Arlington's Aquatic Center. Is the ‘Want’ Worth the Cost?
On Wednesday evening, the Arlington Committee of 100 hosted a debate on the $50 million park bond, most of which will be used to pay for the County Board’s latest vanity project. According to the Arlington Sun Gazette’s online report Thursday by Scott McCaffrey:
"Proponents of the planned $79 million Long Bridge Park aquatics/fitness complex remain sketchy about the ultimate cost to both taxpayers and users, but argue that voters would be shortsighted to pass up what could be a once-in-a-generation opportunity to develop needed athletic facilities for an ever-urbanizing community.
“Yet critics charge that the annual cost of paying off construction and subsidizing operation of the center would take away from other county priorities, and charge that government officials aren’t being transparent in what might get cut to pay for the aquatics center.
“Those were the battle lines Oct. 10, as the Arlington County Committee of 100 hosted a mostly cerebral but at times caffeinated discussion of the pros and cons of the aquatics facility, the key component of the $50 million park bond on the Nov. 6 ballot.”
Here’s what seems to be the nut of the Sun Gazette’s article although we recommend reading all of Mr. McCaffrey’s extensive reporting:
“It’s a want, not a need – this is not the time,” said Wayne Kubicki, a civic activist who had the admittedly unenviable task of speaking against the bond at the Committee of 100.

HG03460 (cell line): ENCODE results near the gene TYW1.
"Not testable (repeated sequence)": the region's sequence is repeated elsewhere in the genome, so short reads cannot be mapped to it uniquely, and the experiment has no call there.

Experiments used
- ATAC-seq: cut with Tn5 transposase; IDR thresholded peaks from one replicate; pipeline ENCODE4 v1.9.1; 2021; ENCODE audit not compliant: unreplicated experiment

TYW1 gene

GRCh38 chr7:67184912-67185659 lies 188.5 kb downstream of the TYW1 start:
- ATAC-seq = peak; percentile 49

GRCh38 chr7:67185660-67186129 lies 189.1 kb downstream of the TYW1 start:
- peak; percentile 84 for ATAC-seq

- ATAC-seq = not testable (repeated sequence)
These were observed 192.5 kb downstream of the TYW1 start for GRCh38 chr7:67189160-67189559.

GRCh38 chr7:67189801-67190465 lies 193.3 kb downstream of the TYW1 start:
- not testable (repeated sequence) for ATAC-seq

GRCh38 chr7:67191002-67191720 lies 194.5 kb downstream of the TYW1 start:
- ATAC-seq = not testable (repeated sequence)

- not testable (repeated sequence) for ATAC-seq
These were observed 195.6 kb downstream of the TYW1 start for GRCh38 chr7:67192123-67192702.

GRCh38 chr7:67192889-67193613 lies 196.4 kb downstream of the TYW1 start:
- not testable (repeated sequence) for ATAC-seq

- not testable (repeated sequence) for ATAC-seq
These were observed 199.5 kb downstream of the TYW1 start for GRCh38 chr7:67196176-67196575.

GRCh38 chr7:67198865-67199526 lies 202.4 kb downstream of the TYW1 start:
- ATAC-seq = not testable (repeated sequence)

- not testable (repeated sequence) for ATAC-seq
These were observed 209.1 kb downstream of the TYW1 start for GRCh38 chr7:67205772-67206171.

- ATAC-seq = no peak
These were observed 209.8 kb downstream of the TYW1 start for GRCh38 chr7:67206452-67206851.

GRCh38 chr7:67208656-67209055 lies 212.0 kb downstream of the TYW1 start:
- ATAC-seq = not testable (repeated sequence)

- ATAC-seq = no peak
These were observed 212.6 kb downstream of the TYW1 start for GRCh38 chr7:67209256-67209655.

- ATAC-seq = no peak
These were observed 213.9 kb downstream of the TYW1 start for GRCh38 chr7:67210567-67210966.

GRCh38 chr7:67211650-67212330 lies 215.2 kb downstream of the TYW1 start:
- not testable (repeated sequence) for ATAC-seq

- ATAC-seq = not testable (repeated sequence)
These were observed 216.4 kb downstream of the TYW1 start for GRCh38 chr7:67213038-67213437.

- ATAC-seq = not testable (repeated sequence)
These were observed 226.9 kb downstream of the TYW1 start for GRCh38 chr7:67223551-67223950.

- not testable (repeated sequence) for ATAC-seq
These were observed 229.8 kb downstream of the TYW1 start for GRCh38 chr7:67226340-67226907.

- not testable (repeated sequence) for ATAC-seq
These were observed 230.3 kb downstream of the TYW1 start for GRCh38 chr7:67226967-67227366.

“Kubicki painted a picture of a facility that will require taxpayer subsidies of up to $8 million a year to pay off bonds and cover operating deficits, and cautioned voters to be wary of rosy expectations laid out by supporters.
“Go to the Internet, put in ‘Artisphere’ and ‘budget,’ and see what you get,” he said, pointing to the two-year-old county cultural facility that has fallen so short of financial expectations that it is still in danger of being shuttered to stem a tide of red ink.
“But County Board member Jay Fisette, a key proponent of the aquatics center, said the project’s cost does not jeopardize Arlington’s top bond ratings. The facility, Fisette said, can recoup most or all of its operating expenses, and is an amenity the public wants.”
If you think the “public wants” this $79 million swimming pool, check the basis for Mr. Fisette’s assertion, which is a document called the North Tract Community Recreation Center Market Assessment Survey (requires Adobe) performed by ETC Institute in association with Brailsford and Dunlavey in October 2004.
Furthermore, if constructed, the facility won't even give Arlington County a world-class aquatics facity since that honor now falls to the London Aquatic Centre, which cost the City of London $416 million dollars, according to this AquaticsInternational.com webpage.
Finally, kudos to Wayne Kubicki for an outstanding job of defending Arlington County's overburdened taxpayers.